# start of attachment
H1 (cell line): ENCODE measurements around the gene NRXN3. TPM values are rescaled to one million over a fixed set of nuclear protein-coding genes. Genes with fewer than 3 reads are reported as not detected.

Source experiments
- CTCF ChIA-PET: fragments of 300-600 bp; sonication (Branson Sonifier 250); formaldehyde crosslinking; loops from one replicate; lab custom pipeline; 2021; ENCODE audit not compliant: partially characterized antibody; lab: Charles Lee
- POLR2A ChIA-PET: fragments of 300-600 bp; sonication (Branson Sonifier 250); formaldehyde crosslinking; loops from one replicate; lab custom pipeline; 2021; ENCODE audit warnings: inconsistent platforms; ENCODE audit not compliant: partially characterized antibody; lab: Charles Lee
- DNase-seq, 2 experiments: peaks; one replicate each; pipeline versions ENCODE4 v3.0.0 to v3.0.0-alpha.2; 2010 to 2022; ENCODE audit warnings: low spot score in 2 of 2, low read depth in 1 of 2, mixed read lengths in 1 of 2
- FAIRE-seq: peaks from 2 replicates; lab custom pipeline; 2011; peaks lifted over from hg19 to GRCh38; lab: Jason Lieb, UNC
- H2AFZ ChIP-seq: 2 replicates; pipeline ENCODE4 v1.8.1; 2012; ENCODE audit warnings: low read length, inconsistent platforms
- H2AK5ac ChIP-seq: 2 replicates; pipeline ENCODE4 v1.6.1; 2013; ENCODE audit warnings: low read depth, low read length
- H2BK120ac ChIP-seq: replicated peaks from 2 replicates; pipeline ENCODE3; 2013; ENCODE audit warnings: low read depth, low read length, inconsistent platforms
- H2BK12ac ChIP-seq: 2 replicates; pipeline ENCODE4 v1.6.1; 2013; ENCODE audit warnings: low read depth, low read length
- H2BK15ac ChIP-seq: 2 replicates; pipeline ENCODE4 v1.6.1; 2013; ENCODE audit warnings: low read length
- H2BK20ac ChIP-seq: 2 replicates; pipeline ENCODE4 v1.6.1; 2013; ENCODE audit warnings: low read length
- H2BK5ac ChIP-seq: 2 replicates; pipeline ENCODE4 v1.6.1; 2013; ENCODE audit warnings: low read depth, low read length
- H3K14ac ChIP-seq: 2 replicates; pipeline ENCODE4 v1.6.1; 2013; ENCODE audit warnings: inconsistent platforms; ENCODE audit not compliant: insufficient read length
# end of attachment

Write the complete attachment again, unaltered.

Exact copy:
H1 (cell line): ENCODE measurements around the gene NRXN3. TPM values are rescaled to one million over a fixed set of nuclear protein-coding genes. Genes with fewer than 3 reads are reported as not detected.

Source experiments
- CTCF ChIA-PET: fragments of 300-600 bp; sonication (Branson Sonifier 250); formaldehyde crosslinking; loops from one replicate; lab custom pipeline; 2021; ENCODE audit not compliant: partially characterized antibody; lab: Charles Lee
- POLR2A ChIA-PET: fragments of 300-600 bp; sonication (Branson Sonifier 250); formaldehyde crosslinking; loops from one replicate; lab custom pipeline; 2021; ENCODE audit warnings: inconsistent platforms; ENCODE audit not compliant: partially characterized antibody; lab: Charles Lee
- DNase-seq, 2 experiments: peaks; one replicate each; pipeline versions ENCODE4 v3.0.0 to v3.0.0-alpha.2; 2010 to 2022; ENCODE audit warnings: low spot score in 2 of 2, low read depth in 1 of 2, mixed read lengths in 1 of 2
- FAIRE-seq: peaks from 2 replicates; lab custom pipeline; 2011; peaks lifted over from hg19 to GRCh38; lab: Jason Lieb, UNC
- H2AFZ ChIP-seq: 2 replicates; pipeline ENCODE4 v1.8.1; 2012; ENCODE audit warnings: low read length, inconsistent platforms
- H2AK5ac ChIP-seq: 2 replicates; pipeline ENCODE4 v1.6.1; 2013; ENCODE audit warnings: low read depth, low read length
- H2BK120ac ChIP-seq: replicated peaks from 2 replicates; pipeline ENCODE3; 2013; ENCODE audit warnings: low read depth, low read length, inconsistent platforms
- H2BK12ac ChIP-seq: 2 replicates; pipeline ENCODE4 v1.6.1; 2013; ENCODE audit warnings: low read depth, low read length
- H2BK15ac ChIP-seq: 2 replicates; pipeline ENCODE4 v1.6.1; 2013; ENCODE audit warnings: low read length
- H2BK20ac ChIP-seq: 2 replicates; pipeline ENCODE4 v1.6.1; 2013; ENCODE audit warnings: low read length
- H2BK5ac ChIP-seq: 2 replicates; pipeline ENCODE4 v1.6.1; 2013; ENCODE audit warnings: low read depth, low read length
- H3K14ac ChIP-seq: 2 replicates; pipeline ENCODE4 v1.6.1; 2013; ENCODE audit warnings: inconsistent platforms; ENCODE audit not compliant: insufficient read length